- Supporting the release of more high-value data – we will collaborate with the private, academic, and research and community sectors to develop a High-Value Dataset Framework to assist entities and data custodians to identify high-value datasets for priority release in line with the Public Data Policy Statement.
- Improving data skills and capability – we are also working towards releasing the Australian Public Service (APS) Data Skills and Capability Framework, designed to improve data literacy and analytics skills across the APS to facilitate smarter policy develop, better service delivery and more efficient programme management.
As the implementation moves ahead, is there any need for adjustments or tweaks to the original strategy?
In the rapidly evolving environment of public data, we’re always looking at opportunities for improvement and willing to listen and adjust our approaches. For example, the release of the Public Data Policy Statement in December 2015 meant that my team increased engagement with Australian Government entities to assist them to meet their responsibilities under the Public Data Policy Statement.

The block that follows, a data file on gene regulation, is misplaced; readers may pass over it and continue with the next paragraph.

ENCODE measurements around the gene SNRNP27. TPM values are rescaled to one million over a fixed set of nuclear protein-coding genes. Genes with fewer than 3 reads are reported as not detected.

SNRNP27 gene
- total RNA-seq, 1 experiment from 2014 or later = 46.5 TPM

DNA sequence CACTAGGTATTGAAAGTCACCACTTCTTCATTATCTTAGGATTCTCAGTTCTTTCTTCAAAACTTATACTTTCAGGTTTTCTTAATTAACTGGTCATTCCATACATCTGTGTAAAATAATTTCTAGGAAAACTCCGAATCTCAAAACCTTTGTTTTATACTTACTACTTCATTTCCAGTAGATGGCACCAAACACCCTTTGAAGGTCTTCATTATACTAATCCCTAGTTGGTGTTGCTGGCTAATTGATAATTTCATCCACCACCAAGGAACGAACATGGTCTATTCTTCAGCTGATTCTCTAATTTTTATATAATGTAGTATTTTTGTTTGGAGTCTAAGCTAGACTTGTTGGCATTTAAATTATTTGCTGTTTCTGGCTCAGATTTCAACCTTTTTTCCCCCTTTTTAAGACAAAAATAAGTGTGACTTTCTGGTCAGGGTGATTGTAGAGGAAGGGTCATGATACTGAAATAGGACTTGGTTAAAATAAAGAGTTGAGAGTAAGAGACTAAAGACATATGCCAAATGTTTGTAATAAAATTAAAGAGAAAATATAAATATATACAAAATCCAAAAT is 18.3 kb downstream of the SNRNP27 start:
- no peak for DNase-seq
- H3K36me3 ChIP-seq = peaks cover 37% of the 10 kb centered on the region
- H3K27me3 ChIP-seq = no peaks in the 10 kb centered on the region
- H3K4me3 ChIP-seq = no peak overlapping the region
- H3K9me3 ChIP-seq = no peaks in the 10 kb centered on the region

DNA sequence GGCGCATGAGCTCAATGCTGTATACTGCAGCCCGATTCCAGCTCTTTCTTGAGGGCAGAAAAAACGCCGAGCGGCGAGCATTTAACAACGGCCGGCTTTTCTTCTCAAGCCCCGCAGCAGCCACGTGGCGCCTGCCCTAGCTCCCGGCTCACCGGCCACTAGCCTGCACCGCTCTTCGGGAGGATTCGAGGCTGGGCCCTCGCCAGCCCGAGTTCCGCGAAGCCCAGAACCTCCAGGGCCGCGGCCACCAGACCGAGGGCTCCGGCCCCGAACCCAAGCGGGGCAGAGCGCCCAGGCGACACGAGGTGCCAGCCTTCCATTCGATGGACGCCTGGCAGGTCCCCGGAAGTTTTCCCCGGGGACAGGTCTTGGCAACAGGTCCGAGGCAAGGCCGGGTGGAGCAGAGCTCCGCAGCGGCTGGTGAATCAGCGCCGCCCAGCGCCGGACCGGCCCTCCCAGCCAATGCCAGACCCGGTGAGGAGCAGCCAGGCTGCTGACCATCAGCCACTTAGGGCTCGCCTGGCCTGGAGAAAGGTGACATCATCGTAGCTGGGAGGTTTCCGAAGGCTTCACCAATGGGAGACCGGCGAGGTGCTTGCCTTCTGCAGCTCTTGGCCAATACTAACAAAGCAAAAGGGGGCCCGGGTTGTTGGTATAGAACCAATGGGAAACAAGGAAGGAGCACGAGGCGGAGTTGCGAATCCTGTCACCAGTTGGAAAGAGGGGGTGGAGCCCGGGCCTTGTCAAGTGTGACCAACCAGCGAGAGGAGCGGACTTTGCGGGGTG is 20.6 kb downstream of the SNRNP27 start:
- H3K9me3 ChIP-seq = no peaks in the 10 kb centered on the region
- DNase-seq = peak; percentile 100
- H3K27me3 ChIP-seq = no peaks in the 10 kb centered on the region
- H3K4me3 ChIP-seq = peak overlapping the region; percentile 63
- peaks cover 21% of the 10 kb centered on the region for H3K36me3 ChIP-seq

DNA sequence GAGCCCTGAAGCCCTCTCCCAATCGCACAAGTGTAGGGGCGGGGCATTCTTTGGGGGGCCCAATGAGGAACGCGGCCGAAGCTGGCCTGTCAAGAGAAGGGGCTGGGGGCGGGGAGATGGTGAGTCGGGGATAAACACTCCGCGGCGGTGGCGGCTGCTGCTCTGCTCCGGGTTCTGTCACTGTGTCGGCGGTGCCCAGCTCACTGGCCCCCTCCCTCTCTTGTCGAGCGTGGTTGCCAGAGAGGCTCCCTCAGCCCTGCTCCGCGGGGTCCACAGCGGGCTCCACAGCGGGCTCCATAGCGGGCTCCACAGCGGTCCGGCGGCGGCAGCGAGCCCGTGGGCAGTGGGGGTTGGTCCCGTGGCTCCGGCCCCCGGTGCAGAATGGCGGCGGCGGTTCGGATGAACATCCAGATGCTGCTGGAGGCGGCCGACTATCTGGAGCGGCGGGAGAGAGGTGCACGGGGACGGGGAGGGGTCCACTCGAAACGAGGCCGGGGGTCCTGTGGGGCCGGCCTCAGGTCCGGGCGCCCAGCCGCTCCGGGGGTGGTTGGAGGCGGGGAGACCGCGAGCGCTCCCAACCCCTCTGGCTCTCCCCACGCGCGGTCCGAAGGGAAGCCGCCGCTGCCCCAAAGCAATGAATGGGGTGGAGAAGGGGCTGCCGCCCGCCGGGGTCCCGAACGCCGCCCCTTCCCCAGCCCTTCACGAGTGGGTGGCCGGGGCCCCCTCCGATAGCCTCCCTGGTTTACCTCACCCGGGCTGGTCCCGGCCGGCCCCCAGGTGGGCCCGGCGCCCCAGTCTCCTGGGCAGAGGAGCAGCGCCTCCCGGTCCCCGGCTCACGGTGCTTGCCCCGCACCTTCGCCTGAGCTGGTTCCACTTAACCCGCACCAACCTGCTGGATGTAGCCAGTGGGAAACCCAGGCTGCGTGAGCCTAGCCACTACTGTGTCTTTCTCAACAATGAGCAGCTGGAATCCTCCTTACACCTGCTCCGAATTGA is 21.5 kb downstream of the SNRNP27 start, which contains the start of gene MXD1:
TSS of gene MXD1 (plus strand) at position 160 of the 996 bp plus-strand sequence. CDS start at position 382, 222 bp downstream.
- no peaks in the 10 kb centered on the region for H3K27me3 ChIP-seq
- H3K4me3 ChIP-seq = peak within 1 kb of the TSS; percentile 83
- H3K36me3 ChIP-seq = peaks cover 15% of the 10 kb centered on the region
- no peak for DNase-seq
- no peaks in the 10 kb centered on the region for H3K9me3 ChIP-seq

There are a few significant bodies of work by other government entities in the public data space under way that will shape our path forward.
The Council of Australian Governments has agreed to pursue initiatives that will enhance transparency by providing Australian citizens with a greater level of real time data on how government money is spent and on the outcomes and performance of government initiatives. We’ll work with government entities to support this body of work by increasing the quality and quantity of public data to support transparency and accountability.